I recently cataloged a volume of the Maḥzor printed by the press of Uri Phoebus ha-levi in Amsterdam 1670. The outstanding features of the volume are highlighted below with photos of the details and typography.
History of Amsterdam Printing, and of the work
Amsterdam was a major center of 17th Hebrew printing. There were a multitude of editions and editiones principes from Amsterdam; for example, Yeshayahu Vinograd’s Otsar ha-sefer ha-ʻivri (1993 printed edition), Amsterdam is listed as the most numerous (using numbers of titles) by far at 2860. This far surpasses other major printing centers such as Prague, Vilna, Venice, Livorno, and Frankfurt am Main.
To be able to stand out as a special item printed in Amsterdam is understandably difficult because of the vast amount of printing that was done there. However, there are still items from Amsterdam which do stand out, and this volume is certainly one of those.
Title leaf of Voigt’s Beschreibung der bisher bekannten Böhmischen Münzen Bd. 2 (1772)
Most people have hidden a little cash in a book at one time or another, and librarians are never surprised to encounter examples of things tucked into books about them, like dried plants pressed in herbals. That said, I wasn’t expecting to find medieval coins laid into an eighteenth-century numismatic handbook, but that’s exactly what happened when I paged through the Kislak Center’s copy of the second volume of Mikuláš Voigt’s Beschreibung der bisher bekannten Böhmischen Münzen nach chronologischer Ordnung (Prague: Gerlische Buchhandlung, 1771-1787). The Piarist Voigt (1733-1787) was a pioneering Czech numismatist who studied the Podmokelský poklad—a hoard of Celtic rainbow cups buried in a bronze cauldron and unearthed by a farmer at Podmokly in western Bohemia in 1771—as well as writing this inventory of then-known Bohemian specie. A previous (unidentified, alas, but possibly 20th-century) owner of our copy of volume 2 laid in four small envelopes containing two thirteenth-, one fourteenth-, and two fifteenth-century coins next to the engraved illustrations depicting them.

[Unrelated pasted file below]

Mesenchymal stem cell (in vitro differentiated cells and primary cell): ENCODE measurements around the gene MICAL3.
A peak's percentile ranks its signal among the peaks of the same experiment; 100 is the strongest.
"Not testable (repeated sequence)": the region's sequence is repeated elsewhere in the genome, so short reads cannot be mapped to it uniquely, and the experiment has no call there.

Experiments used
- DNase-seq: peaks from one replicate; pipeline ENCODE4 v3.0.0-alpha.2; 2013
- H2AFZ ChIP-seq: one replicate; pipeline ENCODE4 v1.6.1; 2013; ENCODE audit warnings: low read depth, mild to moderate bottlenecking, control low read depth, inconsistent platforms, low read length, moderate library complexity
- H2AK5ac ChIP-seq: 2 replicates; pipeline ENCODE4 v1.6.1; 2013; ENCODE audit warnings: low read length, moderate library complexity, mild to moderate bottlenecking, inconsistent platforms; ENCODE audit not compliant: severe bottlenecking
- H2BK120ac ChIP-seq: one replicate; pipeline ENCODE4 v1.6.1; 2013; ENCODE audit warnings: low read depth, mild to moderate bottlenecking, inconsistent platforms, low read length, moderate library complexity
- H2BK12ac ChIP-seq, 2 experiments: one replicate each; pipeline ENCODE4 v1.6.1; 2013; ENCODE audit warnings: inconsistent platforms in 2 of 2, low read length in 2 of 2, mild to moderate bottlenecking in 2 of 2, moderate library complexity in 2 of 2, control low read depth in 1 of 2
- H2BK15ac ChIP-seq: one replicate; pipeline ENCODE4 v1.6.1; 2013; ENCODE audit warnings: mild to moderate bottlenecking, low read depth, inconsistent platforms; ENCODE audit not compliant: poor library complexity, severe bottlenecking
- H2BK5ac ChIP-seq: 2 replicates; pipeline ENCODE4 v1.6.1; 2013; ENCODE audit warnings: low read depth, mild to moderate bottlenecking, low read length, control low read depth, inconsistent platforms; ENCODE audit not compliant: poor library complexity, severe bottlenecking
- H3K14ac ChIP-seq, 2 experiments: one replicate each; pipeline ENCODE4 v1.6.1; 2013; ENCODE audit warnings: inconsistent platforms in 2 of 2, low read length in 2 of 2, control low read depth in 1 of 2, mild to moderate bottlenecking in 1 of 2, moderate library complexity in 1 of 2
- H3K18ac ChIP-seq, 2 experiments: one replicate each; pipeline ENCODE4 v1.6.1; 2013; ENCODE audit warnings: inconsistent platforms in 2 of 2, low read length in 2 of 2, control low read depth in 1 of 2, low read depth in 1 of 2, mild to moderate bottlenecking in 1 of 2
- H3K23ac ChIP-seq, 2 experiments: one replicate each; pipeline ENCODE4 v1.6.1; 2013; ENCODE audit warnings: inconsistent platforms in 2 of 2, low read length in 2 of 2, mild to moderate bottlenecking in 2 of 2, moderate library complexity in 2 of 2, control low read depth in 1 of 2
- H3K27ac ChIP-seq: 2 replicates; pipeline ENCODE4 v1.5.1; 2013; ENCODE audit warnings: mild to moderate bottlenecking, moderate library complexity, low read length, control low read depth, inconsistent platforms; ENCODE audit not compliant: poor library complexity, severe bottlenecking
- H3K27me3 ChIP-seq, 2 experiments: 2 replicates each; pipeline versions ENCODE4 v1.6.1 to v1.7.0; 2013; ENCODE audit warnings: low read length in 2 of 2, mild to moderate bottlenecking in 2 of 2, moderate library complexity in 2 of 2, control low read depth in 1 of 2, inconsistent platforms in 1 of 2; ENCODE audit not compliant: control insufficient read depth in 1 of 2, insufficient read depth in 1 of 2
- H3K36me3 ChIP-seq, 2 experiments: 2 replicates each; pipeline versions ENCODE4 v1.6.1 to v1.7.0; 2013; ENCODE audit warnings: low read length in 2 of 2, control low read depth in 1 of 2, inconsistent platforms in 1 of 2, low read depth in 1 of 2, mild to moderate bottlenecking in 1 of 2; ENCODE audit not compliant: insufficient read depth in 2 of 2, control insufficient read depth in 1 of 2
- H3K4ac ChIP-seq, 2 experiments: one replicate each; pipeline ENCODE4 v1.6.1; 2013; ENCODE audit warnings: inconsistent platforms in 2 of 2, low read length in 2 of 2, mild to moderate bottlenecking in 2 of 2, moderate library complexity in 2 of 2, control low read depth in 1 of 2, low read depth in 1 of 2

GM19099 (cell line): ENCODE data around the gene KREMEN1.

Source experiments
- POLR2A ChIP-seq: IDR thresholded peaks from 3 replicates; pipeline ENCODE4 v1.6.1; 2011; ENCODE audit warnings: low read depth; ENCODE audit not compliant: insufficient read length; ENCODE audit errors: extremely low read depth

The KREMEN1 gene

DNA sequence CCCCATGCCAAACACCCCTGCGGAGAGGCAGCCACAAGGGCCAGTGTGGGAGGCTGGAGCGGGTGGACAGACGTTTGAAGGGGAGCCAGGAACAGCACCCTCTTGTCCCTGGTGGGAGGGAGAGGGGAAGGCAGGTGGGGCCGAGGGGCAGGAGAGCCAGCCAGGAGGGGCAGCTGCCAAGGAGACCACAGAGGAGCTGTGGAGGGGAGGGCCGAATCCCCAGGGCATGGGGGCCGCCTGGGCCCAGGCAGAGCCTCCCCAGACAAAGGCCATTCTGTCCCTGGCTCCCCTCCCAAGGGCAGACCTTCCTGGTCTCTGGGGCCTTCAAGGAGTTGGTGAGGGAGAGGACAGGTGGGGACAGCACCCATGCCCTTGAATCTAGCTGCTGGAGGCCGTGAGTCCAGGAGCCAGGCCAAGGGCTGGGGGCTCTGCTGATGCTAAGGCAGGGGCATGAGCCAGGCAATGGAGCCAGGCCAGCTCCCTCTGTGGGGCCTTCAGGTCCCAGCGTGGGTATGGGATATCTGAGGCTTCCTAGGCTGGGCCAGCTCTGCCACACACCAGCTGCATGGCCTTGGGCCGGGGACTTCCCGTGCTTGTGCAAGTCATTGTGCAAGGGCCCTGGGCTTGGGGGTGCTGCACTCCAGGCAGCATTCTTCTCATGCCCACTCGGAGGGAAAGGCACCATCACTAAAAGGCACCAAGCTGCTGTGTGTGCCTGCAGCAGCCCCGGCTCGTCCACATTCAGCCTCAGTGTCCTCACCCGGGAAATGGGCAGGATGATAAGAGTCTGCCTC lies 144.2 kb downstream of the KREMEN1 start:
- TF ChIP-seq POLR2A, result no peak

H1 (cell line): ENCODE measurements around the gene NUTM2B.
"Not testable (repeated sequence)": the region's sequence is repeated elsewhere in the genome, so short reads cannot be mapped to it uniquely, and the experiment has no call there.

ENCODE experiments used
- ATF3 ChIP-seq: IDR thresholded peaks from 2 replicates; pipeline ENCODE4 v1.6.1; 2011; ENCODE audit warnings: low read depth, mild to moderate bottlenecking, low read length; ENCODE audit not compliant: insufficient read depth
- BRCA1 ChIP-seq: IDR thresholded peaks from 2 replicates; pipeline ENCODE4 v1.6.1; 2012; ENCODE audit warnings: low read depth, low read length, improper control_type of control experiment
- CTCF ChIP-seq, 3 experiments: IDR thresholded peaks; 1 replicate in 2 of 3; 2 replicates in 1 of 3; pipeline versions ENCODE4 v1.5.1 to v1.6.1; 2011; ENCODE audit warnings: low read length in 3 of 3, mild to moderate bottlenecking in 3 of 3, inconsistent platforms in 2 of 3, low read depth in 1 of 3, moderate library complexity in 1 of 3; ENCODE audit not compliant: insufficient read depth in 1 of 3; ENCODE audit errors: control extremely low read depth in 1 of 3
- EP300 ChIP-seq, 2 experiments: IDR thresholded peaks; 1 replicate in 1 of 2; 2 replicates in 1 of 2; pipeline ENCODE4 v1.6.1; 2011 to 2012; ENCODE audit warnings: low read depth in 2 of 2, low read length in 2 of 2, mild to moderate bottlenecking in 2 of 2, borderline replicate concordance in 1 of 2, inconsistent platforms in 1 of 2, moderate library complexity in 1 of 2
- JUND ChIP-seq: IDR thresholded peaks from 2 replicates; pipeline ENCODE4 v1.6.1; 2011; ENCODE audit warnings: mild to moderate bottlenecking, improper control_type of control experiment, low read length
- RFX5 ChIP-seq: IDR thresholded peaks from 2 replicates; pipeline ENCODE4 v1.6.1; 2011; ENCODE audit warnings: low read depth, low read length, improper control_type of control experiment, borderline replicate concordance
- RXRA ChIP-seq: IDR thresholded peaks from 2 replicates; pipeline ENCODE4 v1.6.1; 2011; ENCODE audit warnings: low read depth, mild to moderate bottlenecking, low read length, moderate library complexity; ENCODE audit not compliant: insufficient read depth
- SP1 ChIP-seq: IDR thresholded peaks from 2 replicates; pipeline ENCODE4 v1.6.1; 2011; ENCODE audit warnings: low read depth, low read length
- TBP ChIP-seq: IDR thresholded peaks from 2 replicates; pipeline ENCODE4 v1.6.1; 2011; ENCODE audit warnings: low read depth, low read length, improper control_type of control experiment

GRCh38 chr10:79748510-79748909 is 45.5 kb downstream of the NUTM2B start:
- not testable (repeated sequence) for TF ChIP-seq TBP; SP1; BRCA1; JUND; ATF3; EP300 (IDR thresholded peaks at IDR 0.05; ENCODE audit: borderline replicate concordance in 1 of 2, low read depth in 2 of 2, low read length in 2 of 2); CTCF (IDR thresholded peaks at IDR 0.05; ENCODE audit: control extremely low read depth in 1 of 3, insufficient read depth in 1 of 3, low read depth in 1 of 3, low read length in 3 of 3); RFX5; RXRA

Hans Holbein, “Expulsion from Eden” (Genesis 3)
Adam and Eve are having a bad day: they disobeyed God, got caught, and are being run out of Eden by an angel with a flaming sword. Undoubtedly they’re in no mood to appreciate the invention of death metal, pace the skeletal guitarist shredding the soundtrack to their misery. Judging by his grin, though, he doesn’t care, certain that eventually they’ll notice his riff’s got a good beat and they can dance to it—that, in fact, they must dance to it …
This woodcut from Hans Holbein‘s Dance of Death and Icones Historiarum Veteris Testamenti (both produced ca. 1523-1526) also illustrates the third chapter of Genesis in an edition of the Vulgate (Paris: Guillard and Desboys, 1552) annotated by the French theologian Jean Benoît (1484?-1573), a copy of which was recently acquired by the Penn Libraries as part of the Peter Way Collection of Early Modern Texts. Continue reading
Tail-piece from leaf A4v of printer’s proof of Quadt’s Gründlicher aussführliche vnd warhaffte Verantwortung vnd Bericht
Catalogers are no less tempted than anyone else to put off ’til tomorrow what they’d rather not do today. (Sorry, Ben!) But fortunately we have curators to poke through the resulting backlog of curious items, which is how a seventeenth-century German folded quarto sheet purchased for the Penn Libraries in 1959 landed on my desk in 2018. (Thanks, Mitch!) A search on the title—Des Edlen, Ehrnuesten vnd Mannhafften Heinrich Quaden von vnnd zu Eisengartten, Obersten, Gründlicher aussführliche vnd warhaffte Verantwortung vnd Bericht, auff etzliche vnterschiedliche Articul—in the VD17 database of seventeenth-century German imprints quickly brought up an entry and a link to a digitized version of the copy held at the Herzog August Bibliothek in Wolfenbüttel, Germany. And that’s when I realized I was looking at something more interesting than the disjecta membra of a late Renaissance pamphlet: a copy-edited proof of four pages of a late Renaissance pamphlet, printed on a scrap sheet from an entirely different work.